Despite Palo Alto's reputation as an out-of-touch suburban enclave in Silicon Valley, our community has a long history of embracing economic diversity and public service. Many of the south bay's homeless services and programs were modeled after the 1930s Hotel de Zink shelter that was founded here. In 1973, Palo Alto was the first California city to adopt an inclusionary zoning policy to spur more affordable housing production. This policy requires market-rate developers to build affordable homes. So when did things change and how can we work together to move back toward the core values that made our community a leader in the region?

Earlier this year, when the nonprofit Palo Alto Forward began convening faith leaders from local congregations to talk about how to bridge the gaps between temporary shelter and permanent, affordable housing, we didn't have specific goals in mind. The best community engagement starts with questions — not answers. We met with dozens of leaders over nine months. Since land is the most expensive part of affordable housing development, meeting with land owners who are dedicated to serving the community, like churches, felt like a good place to start.

In September, we began surveying them to see where there were trends. Were they even interested in building affordable housing, and where is there land? Churches reported current uses such as preschools and other community serving facilities on-site and adjacent or attached to nearby parsonages. These homes for clergy are critical for local congregations who want their leadership to remain in the community they are serving — and new, affordable housing on these sites might be a welcome addition.

When asked if congregations would be interested in building affordable housing on their lots, most expressed some level of interest When asked if they would be open to exploring a city-led process to explore this further, over 90% responded "Yes" or "Maybe." Congregations are looking to the city for guidance.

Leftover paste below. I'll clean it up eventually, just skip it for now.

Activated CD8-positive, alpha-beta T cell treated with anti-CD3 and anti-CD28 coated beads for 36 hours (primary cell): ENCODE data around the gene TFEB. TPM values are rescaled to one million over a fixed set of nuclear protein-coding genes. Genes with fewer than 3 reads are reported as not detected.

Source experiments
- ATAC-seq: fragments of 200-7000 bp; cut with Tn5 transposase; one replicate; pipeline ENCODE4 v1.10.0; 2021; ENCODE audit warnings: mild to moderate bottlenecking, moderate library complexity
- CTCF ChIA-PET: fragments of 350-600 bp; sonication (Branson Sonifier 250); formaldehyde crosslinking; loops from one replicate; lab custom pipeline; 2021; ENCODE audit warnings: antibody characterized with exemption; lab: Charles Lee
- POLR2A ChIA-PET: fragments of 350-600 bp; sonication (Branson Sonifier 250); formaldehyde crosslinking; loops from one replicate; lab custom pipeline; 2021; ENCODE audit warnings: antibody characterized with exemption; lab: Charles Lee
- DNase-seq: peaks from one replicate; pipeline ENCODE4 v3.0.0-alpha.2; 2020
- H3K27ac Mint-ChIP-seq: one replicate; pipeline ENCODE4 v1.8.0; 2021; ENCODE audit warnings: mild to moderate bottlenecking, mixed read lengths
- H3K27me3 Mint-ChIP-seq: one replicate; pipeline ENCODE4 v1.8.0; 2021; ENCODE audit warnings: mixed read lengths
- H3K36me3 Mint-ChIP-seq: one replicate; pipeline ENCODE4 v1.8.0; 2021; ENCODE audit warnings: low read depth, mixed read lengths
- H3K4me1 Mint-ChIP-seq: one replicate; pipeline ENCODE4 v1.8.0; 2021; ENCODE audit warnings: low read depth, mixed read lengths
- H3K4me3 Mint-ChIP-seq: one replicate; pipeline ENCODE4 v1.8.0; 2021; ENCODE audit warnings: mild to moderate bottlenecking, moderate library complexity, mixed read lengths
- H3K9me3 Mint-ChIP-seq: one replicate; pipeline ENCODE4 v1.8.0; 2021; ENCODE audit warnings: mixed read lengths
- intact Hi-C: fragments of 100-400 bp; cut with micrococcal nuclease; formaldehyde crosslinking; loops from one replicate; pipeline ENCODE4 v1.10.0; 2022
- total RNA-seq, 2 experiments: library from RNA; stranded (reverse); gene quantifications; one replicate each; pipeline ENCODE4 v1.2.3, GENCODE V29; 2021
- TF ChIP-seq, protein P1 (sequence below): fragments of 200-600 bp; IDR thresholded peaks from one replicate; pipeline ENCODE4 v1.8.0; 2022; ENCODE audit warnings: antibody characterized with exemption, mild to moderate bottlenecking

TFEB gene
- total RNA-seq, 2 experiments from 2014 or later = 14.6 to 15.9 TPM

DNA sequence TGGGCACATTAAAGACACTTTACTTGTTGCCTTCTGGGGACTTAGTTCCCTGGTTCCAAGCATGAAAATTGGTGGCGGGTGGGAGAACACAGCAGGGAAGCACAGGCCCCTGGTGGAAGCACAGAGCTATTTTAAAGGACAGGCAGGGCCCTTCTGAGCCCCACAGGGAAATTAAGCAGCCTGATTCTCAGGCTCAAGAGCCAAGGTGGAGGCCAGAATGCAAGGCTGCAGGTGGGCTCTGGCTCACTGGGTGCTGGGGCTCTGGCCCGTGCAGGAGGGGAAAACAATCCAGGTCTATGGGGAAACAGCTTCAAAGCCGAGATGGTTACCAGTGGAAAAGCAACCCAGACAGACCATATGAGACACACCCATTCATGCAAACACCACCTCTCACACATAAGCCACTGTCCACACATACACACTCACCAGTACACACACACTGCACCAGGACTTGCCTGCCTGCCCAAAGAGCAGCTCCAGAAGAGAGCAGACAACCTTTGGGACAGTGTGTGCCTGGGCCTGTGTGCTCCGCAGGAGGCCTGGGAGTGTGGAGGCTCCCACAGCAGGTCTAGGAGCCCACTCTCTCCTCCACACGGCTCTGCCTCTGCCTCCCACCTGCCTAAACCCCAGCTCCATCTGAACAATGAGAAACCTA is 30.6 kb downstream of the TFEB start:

Two-thirds of those congregations had explored the development of affordable housing using their land but had experienced roadblocks. Reasons for not moving forward include shared lots and alleys, zoning designation, proximity to single-family homes, and neighbor reactions to previous and current programs. What was surprising to see is that 85% of respondents expected backlash from neighbors if they built affordable housing. Of equal note though, is that several churches indicated a dialogue would be welcomed by neighbors.

Given the interest, opportunity and stated roadblocks, it seems clear that a robust community engagement program, coordinated with congregations and their neighbors, should be prioritized by the city of Palo Alto. Hotel de Zink was successful and replicated because it brought together a large cross-section of stakeholders from wealthy philanthropists to clergy to the police chief.

Our community needs a transformative approach to dialogue. Paired with a zoning update, these congregations would change the landscape of affordable housing in Silicon Valley's most exclusive city — and revive the values that brought many of us here.

Angie Evans is the executive director of Palo Alto Forward and can be reached at [email protected]

Comments

John Sack
Registered user
Barron Park
on Nov 20, 2021 at 6:11 am
John Sack, Barron Park
Registered user
on Nov 20, 2021 at 6:11 am

If a church, as a tax-exempt institution, were to convert some of its property to a taxable use, wouldn't it have to go through the challenge of getting is property split into parcels and then pay taxes on the properties that are slated for development?
This wasn't listed in the 'barriers' and I would have thought it was a big one. But maybe there's some way to bypass these challenges?


community member
Registered user
University South
on Nov 20, 2021 at 12:52 pm
community member, University South
Registered user
on Nov 20, 2021 at 12:52 pm

Palo Alto Forward is an organization led by, and for, developers. This writer's working for them reduces her credibility, I believe.


Online Name
Registered user
Embarcadero Oaks/Leland
on Nov 20, 2021 at 2:14 pm
Online Name, Embarcadero Oaks/Leland
Registered user
on Nov 20, 2021 at 2:14 pm

Besides Palo Alto Forward, Evans is also heavily involved with the YIMBY movement which is also an arm of Peninsula For Everyone, that new group that started the brouhaha in College Terrace when it put up those infamous and incendiary posters equating everyone who opposed the proposed apartment building to the gun-toting couple i St Louis.